Are CVT transmissions really all that bad?

When they were first introduced, CVTs were only found on smaller cars. The first full sized cars I remember having CVTs were the Ford 500 and its sister, the Mercury Montego. A lot of people stayed away from those cars due to perceived issues with their transmissions.

I recently saw a Montego with just over 200K on the clock. The owner said he bought it with just under 20K, and had never had any problems with the transmission.

My questions are these: Do CVT transmissions have any more (or less) failures than “normal” automatic transmissions? After all, they sometimes fail too. I understand that CVTs are very expensive to overhaul or replace.

What cars are now using CVTs?

When I was looking to buy a new SUV I test drove the new Pathfinder (which has a CVT transmission). Before I made my decision I went to a local trusted transmission specialist. He LOVES them…because he gets a lot of business repairing them. He sent two of his techs to school on how to service them shortly after they first came out because of all the failures he was seeing. At the time his only option was to replace. He wouldn’t buy a vehicle with one…but loves when his customers do.

They may be the future…but the technology is still changing and hasn’t been made robust enough for my needs.

All Nissan cars use the CVT, and Nissan provides a 10 year/100,000 mile warranty on the transmission. The Jatco CVT has been around for so long that I would not be terribly concerned about it.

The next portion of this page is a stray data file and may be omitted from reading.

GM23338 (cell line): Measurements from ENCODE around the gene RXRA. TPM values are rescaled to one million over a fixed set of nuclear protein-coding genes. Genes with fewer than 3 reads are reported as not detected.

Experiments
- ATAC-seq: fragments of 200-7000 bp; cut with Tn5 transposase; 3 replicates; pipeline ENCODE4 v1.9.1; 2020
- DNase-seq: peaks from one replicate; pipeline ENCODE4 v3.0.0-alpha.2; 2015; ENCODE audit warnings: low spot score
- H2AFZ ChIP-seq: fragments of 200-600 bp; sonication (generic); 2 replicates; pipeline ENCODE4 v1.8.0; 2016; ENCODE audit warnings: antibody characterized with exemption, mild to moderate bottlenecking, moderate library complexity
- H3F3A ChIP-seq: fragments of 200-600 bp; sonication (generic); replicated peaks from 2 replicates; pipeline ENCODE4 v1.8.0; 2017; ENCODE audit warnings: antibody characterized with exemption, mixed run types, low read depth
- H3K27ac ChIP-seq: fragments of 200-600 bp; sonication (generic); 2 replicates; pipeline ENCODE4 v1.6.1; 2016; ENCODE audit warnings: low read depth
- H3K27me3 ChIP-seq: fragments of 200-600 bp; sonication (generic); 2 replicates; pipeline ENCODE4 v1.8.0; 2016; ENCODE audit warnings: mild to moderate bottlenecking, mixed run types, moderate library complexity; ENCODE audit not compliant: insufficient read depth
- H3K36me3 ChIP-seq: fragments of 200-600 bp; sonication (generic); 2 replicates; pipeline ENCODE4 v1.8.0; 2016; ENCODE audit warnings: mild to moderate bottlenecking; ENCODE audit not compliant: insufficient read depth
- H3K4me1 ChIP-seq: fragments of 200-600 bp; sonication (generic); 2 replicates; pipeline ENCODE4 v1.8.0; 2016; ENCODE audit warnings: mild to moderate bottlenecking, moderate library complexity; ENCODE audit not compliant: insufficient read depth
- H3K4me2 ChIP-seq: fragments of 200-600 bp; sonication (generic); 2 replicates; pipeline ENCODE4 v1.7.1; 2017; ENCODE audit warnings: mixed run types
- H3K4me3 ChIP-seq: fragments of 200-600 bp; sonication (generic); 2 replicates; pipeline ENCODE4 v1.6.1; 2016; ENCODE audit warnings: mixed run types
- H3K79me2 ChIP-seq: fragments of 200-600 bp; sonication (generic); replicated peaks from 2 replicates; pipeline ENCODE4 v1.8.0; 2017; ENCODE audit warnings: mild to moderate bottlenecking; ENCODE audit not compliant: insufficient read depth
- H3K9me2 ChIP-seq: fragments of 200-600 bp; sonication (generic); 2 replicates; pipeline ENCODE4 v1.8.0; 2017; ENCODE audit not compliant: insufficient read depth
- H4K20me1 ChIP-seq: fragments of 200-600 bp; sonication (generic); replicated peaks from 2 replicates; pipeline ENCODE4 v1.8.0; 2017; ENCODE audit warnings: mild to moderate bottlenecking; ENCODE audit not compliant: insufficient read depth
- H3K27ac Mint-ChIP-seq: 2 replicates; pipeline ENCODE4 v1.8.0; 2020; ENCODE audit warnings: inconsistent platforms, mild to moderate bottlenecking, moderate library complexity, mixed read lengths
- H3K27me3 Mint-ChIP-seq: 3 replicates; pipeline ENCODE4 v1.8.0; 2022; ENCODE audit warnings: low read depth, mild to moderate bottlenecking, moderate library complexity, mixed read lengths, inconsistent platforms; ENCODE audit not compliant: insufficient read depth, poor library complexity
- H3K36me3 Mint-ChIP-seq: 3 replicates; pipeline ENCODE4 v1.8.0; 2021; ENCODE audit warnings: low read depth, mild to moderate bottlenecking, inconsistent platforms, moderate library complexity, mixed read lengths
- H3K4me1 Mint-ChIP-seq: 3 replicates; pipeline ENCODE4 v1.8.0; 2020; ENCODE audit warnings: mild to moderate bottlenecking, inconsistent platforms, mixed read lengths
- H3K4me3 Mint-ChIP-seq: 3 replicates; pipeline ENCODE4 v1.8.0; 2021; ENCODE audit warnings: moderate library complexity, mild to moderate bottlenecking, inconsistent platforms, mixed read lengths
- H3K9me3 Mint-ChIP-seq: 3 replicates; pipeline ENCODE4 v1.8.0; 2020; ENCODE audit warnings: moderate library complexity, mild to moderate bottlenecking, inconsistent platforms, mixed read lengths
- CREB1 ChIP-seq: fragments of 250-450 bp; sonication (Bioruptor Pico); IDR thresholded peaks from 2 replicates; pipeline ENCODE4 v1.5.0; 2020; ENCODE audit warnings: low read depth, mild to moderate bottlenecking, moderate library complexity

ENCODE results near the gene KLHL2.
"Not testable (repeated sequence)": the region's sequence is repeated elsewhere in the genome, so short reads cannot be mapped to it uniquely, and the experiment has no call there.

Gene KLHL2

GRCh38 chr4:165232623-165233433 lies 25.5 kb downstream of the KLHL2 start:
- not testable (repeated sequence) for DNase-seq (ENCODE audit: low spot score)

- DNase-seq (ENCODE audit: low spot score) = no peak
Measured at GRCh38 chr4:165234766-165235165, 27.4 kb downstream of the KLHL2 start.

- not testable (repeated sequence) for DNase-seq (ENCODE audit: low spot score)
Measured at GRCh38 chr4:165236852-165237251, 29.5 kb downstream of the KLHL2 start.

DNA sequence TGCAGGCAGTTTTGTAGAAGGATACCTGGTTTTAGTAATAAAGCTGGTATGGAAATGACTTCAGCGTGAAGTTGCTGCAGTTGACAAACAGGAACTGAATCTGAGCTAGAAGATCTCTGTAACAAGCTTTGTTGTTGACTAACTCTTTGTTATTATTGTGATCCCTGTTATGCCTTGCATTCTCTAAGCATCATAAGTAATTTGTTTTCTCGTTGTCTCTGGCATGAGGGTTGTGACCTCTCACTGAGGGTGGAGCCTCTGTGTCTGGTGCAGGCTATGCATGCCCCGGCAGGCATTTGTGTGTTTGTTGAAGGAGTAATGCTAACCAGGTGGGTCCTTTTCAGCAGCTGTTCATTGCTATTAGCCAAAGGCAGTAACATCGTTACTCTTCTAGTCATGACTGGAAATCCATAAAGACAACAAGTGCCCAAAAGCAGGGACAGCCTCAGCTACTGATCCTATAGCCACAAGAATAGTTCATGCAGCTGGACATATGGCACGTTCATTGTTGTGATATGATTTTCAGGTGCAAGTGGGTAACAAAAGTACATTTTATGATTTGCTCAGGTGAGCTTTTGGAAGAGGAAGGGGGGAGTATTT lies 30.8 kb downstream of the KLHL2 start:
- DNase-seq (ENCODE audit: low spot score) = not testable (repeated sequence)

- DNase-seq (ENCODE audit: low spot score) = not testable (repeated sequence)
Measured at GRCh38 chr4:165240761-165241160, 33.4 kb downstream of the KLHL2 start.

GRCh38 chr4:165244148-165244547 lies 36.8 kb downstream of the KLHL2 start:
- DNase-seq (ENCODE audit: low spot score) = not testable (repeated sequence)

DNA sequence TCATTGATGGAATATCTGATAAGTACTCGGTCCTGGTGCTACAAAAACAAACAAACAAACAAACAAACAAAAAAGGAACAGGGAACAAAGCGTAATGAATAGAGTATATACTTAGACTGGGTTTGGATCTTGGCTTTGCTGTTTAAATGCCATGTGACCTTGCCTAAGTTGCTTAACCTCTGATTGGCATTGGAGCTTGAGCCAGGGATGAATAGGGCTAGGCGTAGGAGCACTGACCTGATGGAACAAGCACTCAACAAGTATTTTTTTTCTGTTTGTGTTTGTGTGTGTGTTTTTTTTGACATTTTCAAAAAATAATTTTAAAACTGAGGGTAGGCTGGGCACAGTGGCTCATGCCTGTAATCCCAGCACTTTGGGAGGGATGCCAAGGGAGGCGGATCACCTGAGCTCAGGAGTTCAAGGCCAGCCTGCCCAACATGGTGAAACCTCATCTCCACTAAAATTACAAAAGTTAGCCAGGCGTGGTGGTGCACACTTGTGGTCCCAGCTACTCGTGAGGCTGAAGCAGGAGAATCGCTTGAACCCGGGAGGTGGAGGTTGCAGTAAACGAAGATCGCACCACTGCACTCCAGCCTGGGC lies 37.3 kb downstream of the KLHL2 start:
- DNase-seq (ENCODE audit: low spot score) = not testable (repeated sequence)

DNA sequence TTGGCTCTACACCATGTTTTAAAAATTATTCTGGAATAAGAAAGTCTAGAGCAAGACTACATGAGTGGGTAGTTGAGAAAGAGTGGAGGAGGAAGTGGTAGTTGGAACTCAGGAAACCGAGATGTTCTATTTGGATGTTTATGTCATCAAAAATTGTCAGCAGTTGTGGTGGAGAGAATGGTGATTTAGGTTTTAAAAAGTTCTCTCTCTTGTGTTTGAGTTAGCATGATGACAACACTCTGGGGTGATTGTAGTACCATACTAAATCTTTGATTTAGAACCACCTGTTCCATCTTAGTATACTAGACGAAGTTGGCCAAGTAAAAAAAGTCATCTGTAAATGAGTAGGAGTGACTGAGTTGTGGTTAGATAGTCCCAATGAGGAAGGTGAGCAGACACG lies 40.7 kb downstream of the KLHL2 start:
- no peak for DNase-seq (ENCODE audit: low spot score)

They take a little getting used to. I drive a lot of different cars every week and I’ve noticed a distinct whine in CVT equipped vehicles especially in the Altima and Sentra models. These are brand new cars and I don’t like the whine at all. Some other driver’s hear it and some don’t.

The Jatco CVT has been around for so long that I would not be terribly concerned about it.

And Nissan has had problems with them. So I would be concerned.

The nissan one I would not touch with a ten foot pole until they get that proven it works okay. As recent as 2010 they have had major problems that allowed for extended warranty on them. Not sure if modifications helped. I have known folks with Murano’s to have one transmission replaced under warranrty that supposedly better only have that fail out of warranty dropping $5ish into another.

I believe the major issue is you don’t rebuild them yet, you replace the entire unit.

Honda(Accord/Civic), Subaru(nearly all), Nissan, a lot of Toyota have flipped over.

When I ordered my 2011 Outback, I specified the six-cylinder engine for a couple of reasons–in addition to the obviously superior power output. I also wanted the six because it utilized a timing chain rather then a belt, and because it used a conventional 5-speed automatic, rather than the CVT with which the 4-cylinder model was equipped.

I have never regretted my decision, but it is interesting to note that the reliability ratings in Consumer Reports show a higher “problem” rate for the conventional automatic, as compared to Subaru’s CVT.